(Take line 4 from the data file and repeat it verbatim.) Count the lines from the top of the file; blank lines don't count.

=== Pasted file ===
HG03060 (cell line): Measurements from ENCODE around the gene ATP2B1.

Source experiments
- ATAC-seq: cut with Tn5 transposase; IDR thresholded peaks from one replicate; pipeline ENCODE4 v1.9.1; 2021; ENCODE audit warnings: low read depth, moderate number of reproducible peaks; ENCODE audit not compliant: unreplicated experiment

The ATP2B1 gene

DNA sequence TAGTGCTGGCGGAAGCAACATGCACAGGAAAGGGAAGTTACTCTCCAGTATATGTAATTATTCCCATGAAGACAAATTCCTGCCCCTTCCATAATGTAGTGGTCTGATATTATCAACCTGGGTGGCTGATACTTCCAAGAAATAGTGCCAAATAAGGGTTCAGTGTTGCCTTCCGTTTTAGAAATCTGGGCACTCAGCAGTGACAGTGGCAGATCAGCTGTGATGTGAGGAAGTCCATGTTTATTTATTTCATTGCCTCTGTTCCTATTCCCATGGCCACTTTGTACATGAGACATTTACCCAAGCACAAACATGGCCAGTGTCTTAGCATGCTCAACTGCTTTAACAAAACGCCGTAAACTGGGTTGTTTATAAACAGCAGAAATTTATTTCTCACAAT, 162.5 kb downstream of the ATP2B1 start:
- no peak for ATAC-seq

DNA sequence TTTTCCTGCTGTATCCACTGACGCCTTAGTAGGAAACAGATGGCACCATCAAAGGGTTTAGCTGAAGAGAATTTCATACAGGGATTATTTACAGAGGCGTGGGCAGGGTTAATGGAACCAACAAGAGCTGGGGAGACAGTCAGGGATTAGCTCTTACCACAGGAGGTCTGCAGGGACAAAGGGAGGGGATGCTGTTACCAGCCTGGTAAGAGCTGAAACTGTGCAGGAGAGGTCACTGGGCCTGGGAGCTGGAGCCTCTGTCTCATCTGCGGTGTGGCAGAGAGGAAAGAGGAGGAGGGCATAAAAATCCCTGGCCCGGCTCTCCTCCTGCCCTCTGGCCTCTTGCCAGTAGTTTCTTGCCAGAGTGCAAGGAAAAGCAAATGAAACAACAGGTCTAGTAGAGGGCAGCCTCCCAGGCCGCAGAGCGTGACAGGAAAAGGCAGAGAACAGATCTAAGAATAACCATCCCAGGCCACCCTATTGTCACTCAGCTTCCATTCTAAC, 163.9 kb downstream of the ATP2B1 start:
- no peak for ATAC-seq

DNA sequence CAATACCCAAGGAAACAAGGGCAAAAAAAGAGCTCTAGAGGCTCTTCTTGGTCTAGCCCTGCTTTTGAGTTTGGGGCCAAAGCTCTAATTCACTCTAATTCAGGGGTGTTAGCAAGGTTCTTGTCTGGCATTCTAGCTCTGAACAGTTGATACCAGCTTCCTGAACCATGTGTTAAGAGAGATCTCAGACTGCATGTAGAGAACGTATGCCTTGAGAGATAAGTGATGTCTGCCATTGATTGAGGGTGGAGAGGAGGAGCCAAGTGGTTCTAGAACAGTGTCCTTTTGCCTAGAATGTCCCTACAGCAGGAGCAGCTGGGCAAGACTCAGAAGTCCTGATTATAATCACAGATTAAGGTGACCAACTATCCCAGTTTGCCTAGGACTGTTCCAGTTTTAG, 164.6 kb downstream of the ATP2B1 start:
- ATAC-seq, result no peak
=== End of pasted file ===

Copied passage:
The ATP2B1 gene